Although the method 600 has been described with a certain degree of particularity, it should be recognized that elements thereof may be altered by persons skilled in the art without departing from the spirit and scope of the invention. In one of the embodiments of the invention, the method 600 can be implemented as sets of instructions resident in the memory 604 of one or more digital information appliances configured generally as described in FIG. 13. Until required by the digital information appliance, the set of instructions may be stored in another readable memory device, for example in a hard disk drive or in a removable memory such as an optical disk for utilization in a CD-ROM drive, a floppy disk for utilization in a floppy disk drive, a floptical disk for utilization in a floptical drive, or a personal computer memory card for utilization in a personal computer card slot. Further, the set of instructions may be stored in the memory of an information handling system and transmitted over a local area network or a wide area network, such as the Internet, when desired by the user. Additionally, the instructions may be transmitted over a network in the form of an applet that is interpreted or compiled after transmission to the computer system rather than prior to transmission. One skilled in the art would appreciate that the physical storage of the sets of instructions or applets physically changes the medium upon which it is stored electrically, magnetically, chemically, physically, optically or holographically so that the medium carries computer readable information.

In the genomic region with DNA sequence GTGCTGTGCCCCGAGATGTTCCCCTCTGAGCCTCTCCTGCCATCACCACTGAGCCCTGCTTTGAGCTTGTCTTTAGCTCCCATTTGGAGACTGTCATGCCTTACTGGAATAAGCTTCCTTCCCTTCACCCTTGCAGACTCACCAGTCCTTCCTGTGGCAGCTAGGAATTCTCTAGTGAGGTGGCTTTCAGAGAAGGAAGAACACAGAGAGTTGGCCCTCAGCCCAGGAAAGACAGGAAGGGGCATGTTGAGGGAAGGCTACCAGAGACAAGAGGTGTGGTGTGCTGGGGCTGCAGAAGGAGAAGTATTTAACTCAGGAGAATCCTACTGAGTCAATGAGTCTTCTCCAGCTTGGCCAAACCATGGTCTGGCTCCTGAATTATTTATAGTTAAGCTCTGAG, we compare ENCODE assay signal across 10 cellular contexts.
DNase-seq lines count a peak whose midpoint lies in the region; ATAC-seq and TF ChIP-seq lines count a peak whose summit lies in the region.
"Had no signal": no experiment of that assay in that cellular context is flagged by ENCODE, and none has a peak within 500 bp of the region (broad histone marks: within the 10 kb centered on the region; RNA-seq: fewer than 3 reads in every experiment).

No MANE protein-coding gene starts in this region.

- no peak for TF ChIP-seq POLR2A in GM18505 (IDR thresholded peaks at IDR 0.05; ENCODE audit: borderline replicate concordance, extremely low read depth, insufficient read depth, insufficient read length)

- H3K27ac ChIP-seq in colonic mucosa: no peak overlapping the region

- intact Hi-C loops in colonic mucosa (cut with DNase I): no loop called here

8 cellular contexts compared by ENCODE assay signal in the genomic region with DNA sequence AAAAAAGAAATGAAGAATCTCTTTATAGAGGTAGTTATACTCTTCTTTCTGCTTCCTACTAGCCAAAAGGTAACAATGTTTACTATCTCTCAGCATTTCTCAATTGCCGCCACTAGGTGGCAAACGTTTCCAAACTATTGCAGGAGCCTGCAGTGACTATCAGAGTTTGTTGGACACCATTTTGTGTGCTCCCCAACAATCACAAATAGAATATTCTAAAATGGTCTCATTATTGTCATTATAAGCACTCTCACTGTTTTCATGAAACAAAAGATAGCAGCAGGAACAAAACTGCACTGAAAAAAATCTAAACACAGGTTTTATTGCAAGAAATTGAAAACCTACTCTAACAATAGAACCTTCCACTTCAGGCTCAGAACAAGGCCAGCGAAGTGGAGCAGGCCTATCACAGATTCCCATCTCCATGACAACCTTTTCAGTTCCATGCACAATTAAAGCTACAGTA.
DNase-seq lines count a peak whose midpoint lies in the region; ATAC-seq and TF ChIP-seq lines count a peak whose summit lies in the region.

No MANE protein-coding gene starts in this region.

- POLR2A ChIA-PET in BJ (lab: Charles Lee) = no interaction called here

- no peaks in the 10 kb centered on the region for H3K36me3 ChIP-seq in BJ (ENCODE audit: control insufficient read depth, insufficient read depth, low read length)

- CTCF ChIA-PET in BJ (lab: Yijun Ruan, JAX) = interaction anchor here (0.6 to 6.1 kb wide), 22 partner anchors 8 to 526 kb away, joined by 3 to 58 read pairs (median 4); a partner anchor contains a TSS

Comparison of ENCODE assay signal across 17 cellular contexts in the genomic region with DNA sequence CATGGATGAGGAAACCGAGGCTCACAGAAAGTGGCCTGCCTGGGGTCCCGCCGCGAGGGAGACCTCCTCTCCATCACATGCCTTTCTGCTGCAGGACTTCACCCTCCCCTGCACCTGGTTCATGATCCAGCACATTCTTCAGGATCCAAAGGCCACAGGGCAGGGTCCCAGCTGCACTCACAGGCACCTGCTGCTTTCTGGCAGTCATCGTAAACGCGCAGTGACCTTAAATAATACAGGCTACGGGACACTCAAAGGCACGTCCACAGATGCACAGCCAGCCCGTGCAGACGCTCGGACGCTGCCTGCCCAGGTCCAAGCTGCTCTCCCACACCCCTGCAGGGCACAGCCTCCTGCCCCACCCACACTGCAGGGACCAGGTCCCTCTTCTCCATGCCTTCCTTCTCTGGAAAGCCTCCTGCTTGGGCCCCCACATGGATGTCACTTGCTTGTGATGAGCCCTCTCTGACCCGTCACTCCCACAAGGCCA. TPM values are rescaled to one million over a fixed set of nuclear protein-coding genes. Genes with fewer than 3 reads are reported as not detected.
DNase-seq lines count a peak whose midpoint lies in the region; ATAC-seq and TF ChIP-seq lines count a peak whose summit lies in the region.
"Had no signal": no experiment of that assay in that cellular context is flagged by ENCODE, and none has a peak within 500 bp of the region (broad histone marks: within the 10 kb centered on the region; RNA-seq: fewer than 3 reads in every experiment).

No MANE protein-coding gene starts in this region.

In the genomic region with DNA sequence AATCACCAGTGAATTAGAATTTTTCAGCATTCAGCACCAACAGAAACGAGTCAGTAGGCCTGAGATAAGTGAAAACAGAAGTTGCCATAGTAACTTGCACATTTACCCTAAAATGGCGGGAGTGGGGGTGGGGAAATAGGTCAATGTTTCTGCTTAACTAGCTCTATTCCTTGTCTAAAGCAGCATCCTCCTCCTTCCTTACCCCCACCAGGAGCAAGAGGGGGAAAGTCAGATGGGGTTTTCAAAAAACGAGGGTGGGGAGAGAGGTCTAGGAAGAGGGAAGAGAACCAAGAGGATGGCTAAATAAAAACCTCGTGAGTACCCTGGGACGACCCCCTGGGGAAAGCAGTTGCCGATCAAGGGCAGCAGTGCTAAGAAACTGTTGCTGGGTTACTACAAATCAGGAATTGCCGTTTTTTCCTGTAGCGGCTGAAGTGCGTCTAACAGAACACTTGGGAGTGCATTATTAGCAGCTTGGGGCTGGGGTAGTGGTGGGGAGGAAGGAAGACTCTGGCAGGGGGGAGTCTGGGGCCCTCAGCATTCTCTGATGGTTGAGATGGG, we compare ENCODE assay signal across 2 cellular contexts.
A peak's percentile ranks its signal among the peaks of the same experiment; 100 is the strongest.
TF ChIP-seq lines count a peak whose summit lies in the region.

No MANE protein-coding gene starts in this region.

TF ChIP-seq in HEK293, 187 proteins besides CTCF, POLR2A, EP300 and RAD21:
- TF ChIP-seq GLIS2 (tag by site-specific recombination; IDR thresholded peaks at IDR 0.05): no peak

It is believed that the method of the present invention and many of its attendant advantages will be understood by the foregoing description, and it will be apparent that various changes may be made in the form, construction and arrangement of the components thereof without departing from the scope and spirit of the invention or without sacrificing all of its material advantages. The form herein before described being merely an explanatory embodiment thereof, it is the intention of the following claims to encompass and include such changes.
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|EP2767888A2||Feb 18, 2014||Aug 20, 2014||Handscape Inc.||Method for user input from alternative touchpads of a handheld computerized device|
|WO2010114424A1 *||Apr 5, 2010||Oct 7, 2010||Bizinov Alexey Alexeevich||Pocket electronic translator keyboard|
|U.S. Classification||345/169, 345/173, 715/773, 345/168|
|International Classification||G06F3/023, G09G5/00, G06F1/16|
|Cooperative Classification||G06F3/0236, G06F2200/1632, G06F3/04886, G06F1/1656, G06F1/1626, G06F1/1664|
|European Classification||G06F1/16P9K2, G06F1/16P9E, G06F3/0488T, G06F3/023M6, G06F1/16P3|
|Dec 29, 2008||REMI||Maintenance fee reminder mailed|
|Jan 13, 2009||FPAY||Fee payment|
Year of fee payment: 4
|Jan 13, 2009||SULP||Surcharge for late payment|
|Oct 1, 2012||FPAY||Fee payment|
Year of fee payment: 8